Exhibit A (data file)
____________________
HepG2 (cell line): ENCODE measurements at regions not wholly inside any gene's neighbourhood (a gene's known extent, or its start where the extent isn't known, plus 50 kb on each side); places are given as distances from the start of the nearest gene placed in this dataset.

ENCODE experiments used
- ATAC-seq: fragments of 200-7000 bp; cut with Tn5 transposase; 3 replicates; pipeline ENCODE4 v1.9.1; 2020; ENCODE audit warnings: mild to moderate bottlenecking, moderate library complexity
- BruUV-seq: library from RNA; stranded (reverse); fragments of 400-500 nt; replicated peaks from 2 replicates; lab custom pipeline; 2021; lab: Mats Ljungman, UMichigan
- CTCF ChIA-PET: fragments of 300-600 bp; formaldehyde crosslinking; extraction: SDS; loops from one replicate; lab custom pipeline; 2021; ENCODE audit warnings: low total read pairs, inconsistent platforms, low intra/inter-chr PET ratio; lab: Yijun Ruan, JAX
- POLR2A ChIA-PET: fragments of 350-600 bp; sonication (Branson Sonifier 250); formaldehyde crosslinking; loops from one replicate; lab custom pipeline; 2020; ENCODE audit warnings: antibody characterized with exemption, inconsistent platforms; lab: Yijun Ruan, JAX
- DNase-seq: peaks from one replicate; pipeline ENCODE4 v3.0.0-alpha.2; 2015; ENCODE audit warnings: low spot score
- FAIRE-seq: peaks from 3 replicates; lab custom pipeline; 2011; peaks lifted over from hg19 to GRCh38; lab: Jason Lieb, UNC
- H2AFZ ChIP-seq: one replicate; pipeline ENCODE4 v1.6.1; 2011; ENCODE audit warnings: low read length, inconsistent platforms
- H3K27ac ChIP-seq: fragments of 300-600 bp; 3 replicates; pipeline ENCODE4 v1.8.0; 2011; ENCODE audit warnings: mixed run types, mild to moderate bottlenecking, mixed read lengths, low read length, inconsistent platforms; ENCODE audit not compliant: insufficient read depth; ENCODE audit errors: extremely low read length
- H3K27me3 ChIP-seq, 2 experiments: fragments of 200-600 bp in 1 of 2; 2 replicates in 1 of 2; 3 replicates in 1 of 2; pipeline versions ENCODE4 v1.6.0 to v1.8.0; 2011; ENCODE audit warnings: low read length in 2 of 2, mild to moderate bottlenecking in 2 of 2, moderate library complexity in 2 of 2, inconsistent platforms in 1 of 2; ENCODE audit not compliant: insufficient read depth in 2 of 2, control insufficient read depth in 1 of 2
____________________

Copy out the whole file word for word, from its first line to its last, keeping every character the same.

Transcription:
HepG2 (cell line): ENCODE measurements at regions not wholly inside any gene's neighbourhood (a gene's known extent, or its start where the extent isn't known, plus 50 kb on each side); places are given as distances from the start of the nearest gene placed in this dataset.

ENCODE experiments used
- ATAC-seq: fragments of 200-7000 bp; cut with Tn5 transposase; 3 replicates; pipeline ENCODE4 v1.9.1; 2020; ENCODE audit warnings: mild to moderate bottlenecking, moderate library complexity
- BruUV-seq: library from RNA; stranded (reverse); fragments of 400-500 nt; replicated peaks from 2 replicates; lab custom pipeline; 2021; lab: Mats Ljungman, UMichigan
- CTCF ChIA-PET: fragments of 300-600 bp; formaldehyde crosslinking; extraction: SDS; loops from one replicate; lab custom pipeline; 2021; ENCODE audit warnings: low total read pairs, inconsistent platforms, low intra/inter-chr PET ratio; lab: Yijun Ruan, JAX
- POLR2A ChIA-PET: fragments of 350-600 bp; sonication (Branson Sonifier 250); formaldehyde crosslinking; loops from one replicate; lab custom pipeline; 2020; ENCODE audit warnings: antibody characterized with exemption, inconsistent platforms; lab: Yijun Ruan, JAX
- DNase-seq: peaks from one replicate; pipeline ENCODE4 v3.0.0-alpha.2; 2015; ENCODE audit warnings: low spot score
- FAIRE-seq: peaks from 3 replicates; lab custom pipeline; 2011; peaks lifted over from hg19 to GRCh38; lab: Jason Lieb, UNC
- H2AFZ ChIP-seq: one replicate; pipeline ENCODE4 v1.6.1; 2011; ENCODE audit warnings: low read length, inconsistent platforms
- H3K27ac ChIP-seq: fragments of 300-600 bp; 3 replicates; pipeline ENCODE4 v1.8.0; 2011; ENCODE audit warnings: mixed run types, mild to moderate bottlenecking, mixed read lengths, low read length, inconsistent platforms; ENCODE audit not compliant: insufficient read depth; ENCODE audit errors: extremely low read length
- H3K27me3 ChIP-seq, 2 experiments: fragments of 200-600 bp in 1 of 2; 2 replicates in 1 of 2; 3 replicates in 1 of 2; pipeline versions ENCODE4 v1.6.0 to v1.8.0; 2011; ENCODE audit warnings: low read length in 2 of 2, mild to moderate bottlenecking in 2 of 2, moderate library complexity in 2 of 2, inconsistent platforms in 1 of 2; ENCODE audit not compliant: insufficient read depth in 2 of 2, control insufficient read depth in 1 of 2